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Recipe | Blueberry Breakfast Clafoutis (GF, DF)

I’ve been on a quest recently to help you guys make the holidays a little less sugar-heavy. When I asked on social media about challenges you face over the holidays when it comes to food, one of the main concerns I received a lot of questions about was how to keep sugar intake in control. I have a post coming soon about how to navigate the holidays when you want to keep dietary health in mind -- but until then, let’s take a look at this clafoutis.

If you are wondering what the heck a clafloutis is, that’s totally normal. I hadn’t heard of it until I made this one. It’s traditionally a French dessert, but since it has fruit and an eggy base, Kir Jensen of The Sugar Cube recommends it as a breakfast dish. In an effort to make her recipe more appropriate for dietary therapies, I substituted my own favorite ingredients to modify it for allergens and in an effort to decrease the amount of added sugars.

It may look at first glance like there's a lot of syrup in it, but keep in mind that most people have about 2 Tablespoons (2 Tbsp) of syrup per serving of pancakes, waffles, or the like. So when you split this clafoutis six or more ways, each serving has less than 2 Tbsp of sugar in it each -- mission accomplished! Also, most of that sugar is either organic or the majority of it comes from the syrup. This means you are still getting the sugar calories, however you are likely also experiencing less inflammation and getting some extra nutrients in when it comes to the syrup. Buying organic brown sugar ensures that it is coming from sources that aren't using harmful chemicals on the crop.

Read on to download or print the recipe for this Blueberry Breakfast Clafoutis. Can't wait to hear what you think!

Want to print this recipe? Click Here 👇🏼😍

Recipe _ Blueberry Breakfast Clafoutis_A
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Blueberry Breakfast Clafoutis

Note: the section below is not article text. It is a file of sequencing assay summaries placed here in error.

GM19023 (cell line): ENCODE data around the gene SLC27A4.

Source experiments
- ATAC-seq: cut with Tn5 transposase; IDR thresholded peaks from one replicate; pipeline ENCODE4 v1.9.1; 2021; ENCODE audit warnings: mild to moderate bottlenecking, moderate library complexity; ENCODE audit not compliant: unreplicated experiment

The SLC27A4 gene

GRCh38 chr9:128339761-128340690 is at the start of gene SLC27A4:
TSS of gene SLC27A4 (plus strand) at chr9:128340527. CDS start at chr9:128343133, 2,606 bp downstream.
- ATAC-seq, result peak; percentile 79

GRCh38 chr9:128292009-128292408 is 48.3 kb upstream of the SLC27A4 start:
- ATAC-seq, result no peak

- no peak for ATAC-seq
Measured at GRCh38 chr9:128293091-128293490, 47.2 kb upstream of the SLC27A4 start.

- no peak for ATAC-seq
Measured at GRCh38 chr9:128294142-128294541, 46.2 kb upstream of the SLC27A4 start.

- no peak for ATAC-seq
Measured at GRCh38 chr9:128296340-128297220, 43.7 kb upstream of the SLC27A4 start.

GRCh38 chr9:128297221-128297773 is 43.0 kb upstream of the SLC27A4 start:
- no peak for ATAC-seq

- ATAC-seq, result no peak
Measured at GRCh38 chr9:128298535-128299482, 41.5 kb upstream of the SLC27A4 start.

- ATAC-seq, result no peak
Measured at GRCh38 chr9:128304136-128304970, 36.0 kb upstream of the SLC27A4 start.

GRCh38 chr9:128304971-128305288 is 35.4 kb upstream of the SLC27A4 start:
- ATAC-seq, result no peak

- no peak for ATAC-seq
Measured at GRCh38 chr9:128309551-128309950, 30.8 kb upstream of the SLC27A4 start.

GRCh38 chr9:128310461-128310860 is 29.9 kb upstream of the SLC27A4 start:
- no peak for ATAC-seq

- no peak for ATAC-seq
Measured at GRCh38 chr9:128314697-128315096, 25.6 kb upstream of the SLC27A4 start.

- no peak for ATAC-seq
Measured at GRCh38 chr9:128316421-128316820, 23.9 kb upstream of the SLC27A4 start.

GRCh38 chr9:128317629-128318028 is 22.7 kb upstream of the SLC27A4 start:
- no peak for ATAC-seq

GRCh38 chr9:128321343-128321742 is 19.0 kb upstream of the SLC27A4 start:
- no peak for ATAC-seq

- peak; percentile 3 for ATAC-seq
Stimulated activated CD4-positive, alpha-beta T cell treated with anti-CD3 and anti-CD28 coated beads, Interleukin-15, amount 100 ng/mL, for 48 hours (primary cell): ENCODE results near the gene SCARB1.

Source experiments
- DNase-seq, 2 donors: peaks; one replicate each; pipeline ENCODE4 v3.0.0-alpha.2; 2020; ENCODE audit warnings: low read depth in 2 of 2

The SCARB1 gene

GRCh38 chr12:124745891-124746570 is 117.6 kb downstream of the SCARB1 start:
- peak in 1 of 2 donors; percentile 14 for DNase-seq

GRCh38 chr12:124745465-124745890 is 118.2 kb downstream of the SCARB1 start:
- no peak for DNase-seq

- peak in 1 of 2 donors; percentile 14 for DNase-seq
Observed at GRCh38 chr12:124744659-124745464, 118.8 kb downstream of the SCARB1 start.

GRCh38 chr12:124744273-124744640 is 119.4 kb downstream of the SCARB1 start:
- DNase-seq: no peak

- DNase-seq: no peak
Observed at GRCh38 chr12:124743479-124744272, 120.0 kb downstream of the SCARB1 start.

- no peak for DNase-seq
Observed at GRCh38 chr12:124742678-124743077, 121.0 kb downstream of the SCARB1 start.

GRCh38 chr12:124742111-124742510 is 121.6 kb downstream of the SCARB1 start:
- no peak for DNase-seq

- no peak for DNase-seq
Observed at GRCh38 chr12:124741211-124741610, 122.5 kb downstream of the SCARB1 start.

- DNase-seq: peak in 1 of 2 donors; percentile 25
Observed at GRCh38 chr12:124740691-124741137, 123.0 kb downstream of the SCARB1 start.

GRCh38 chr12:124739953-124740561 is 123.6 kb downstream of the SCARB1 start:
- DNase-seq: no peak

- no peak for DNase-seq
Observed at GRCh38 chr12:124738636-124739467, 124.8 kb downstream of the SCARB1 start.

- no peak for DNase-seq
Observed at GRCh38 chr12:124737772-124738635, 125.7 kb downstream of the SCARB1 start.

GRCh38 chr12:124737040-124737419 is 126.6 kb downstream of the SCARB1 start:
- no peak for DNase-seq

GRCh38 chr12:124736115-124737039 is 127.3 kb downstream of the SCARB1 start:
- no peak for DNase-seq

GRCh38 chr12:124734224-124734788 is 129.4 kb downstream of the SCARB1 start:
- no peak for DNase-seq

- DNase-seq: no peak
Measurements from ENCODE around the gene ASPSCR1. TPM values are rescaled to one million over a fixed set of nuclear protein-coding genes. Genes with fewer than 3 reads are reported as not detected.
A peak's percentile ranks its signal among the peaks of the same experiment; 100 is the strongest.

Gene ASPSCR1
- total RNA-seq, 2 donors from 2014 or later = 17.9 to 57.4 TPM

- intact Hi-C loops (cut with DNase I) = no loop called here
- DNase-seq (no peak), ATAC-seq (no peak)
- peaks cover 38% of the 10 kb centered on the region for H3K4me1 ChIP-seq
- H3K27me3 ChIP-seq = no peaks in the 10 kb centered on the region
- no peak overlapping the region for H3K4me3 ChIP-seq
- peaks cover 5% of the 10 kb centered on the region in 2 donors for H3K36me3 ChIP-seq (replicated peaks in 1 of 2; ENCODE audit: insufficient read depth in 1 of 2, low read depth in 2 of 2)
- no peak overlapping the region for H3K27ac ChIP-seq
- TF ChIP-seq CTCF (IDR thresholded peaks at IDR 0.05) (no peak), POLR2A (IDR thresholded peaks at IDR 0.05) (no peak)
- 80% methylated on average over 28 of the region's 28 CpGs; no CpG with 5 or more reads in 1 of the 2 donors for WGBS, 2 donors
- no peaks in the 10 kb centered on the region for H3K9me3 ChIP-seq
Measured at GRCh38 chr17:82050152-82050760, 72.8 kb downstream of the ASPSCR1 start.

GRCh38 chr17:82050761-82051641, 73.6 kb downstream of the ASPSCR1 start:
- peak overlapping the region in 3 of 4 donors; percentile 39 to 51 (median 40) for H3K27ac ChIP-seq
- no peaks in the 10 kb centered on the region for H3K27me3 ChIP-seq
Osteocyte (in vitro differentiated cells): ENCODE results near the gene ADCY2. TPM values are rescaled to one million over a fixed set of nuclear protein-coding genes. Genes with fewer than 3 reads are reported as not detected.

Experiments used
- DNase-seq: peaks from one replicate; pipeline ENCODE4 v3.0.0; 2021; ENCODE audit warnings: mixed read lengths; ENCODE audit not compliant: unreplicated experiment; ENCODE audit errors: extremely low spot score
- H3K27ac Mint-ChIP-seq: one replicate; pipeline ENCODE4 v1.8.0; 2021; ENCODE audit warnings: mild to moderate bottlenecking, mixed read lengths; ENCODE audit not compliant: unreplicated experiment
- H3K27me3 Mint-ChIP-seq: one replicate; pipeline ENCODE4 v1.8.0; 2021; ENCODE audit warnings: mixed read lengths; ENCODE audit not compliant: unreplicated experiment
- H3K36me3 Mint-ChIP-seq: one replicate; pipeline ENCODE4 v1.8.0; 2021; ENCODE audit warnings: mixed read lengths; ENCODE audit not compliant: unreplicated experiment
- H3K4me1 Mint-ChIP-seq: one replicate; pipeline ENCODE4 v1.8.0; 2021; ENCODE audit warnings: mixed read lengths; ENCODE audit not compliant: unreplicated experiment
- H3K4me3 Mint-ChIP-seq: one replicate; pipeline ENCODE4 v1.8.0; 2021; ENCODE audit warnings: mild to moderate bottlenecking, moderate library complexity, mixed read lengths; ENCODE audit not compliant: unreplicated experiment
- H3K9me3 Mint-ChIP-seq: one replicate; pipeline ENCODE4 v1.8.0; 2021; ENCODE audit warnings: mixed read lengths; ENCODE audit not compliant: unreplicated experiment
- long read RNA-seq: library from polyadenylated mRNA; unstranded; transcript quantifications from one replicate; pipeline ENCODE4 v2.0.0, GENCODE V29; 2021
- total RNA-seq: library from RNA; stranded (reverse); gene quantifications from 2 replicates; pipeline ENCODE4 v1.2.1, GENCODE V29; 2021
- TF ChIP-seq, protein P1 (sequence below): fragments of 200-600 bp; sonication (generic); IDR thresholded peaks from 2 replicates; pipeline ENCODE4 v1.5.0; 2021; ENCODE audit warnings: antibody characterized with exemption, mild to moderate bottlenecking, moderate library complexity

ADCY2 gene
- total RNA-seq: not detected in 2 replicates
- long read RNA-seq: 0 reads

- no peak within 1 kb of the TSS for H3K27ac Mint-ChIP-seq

Adapted from original by The Sugar Cube

Dry Ingredients

¼ tsp salt

Wet Ingredients

⅔ cup + 2 Tbsp maple syrup

3 large eggs + 3 egg yolks

1 (13.5 oz) can coconut cream, refrigerated overnight

2 tsp pure vanilla extract

½ Tbsp Lemon juice


¼ cup chopped pecans

1 ½ cup blueberries (can be from frozen)

Crumble Topping

½ cup GF flour

3 Tbsp Organic Brown Sugar

¼ tsp ground cinnamon

⅛ tsp salt

3 Tbsp plant-based buttery spread (or more), added a ½ Tbsp at a time until “crumble” consistency starts to form (see picture below for reference)


  1. Preheat the oven to 350℉. Line a 1 ½ quart-size container with parchment paper, or grease it well with the plant-based buttery spread.

  2. Whisk dry ingredients together in a large bowl. Set aside.

  3. In another medium-large size bowl, use a hand mixer or stand mixer (i.e. KitchenAid) with a whisk attachment to mix dry ingredients together.

  4. Hand mix in the pecan pieces, and then fold the dry ingredients into the wet ingredients. Set aside.

  5. In the prepared 1 ½ quart dish, pour the 2 Tbsp of super fruit syrup in the dish and spread around until all sides are evenly coated.

  6. Add the blueberries to the dish and then proceed to pour the remaining mixture in. Bake for 20 minutes while topping is prepared.

  7. To make the topping, combine all ingredients in a separate bowl, adding the plant-based buttery spread ½ Tbsp at a time to ensure the desired consistency. Once combined to preference, pour out evenly on the top of the mixture in the dish. Spread gently to ensure the topping is evenly distributed.

  8. Once the mixture has baked for 20 minutes, carefully remove it from the oven and add the topping. Bake for another 20-30 minutes or until the center is set.

  9. Serve warm, with additional fresh fruit or nuts for a healthy addition. Enjoy!


Maple Syrup

Maple syrup acts as a sugar substitute in this recipe. To learn more about the nutrient benefits of using naturally sweetened foods in place of added sugars, read the article “Sugar,Sugar, or Honey, Honey (The Truth about Sugar Substitutes)” found at .

Is Syrup better than Sugar?

The bottom line is that syrup is still sugar so on its own it is not a “healthy choice” per say. However, used in place of added sugars or paired with whole grains, it can be beneficial in regulating blood sugar swings when compared to other sweeteners.

How can I lower the sugar content of this recipe?

To lower the sugar in this recipe, you could also replace the topping with a low-calorie substitute, such as homemade granola or shredded coconut. Be sure to make sure your topping choice doesn’t have added sugars or extra sweeteners. You can also trade the GF flour for GF rolled oats at a 1:1 ratio, and this will add lots of nutrients! It will taste more like an oatmeal bake, but can be a fun twist on a traditional French dish.



Kirkpatrick K. Is Maple Syrup Better than Sugar. Cleveland Clinic. 2017. Accessed at

Lindberg S. Nutritional Facts: Pure Maple Syrup Vs. White Sugar. Livestrong. 2019. Accessed at

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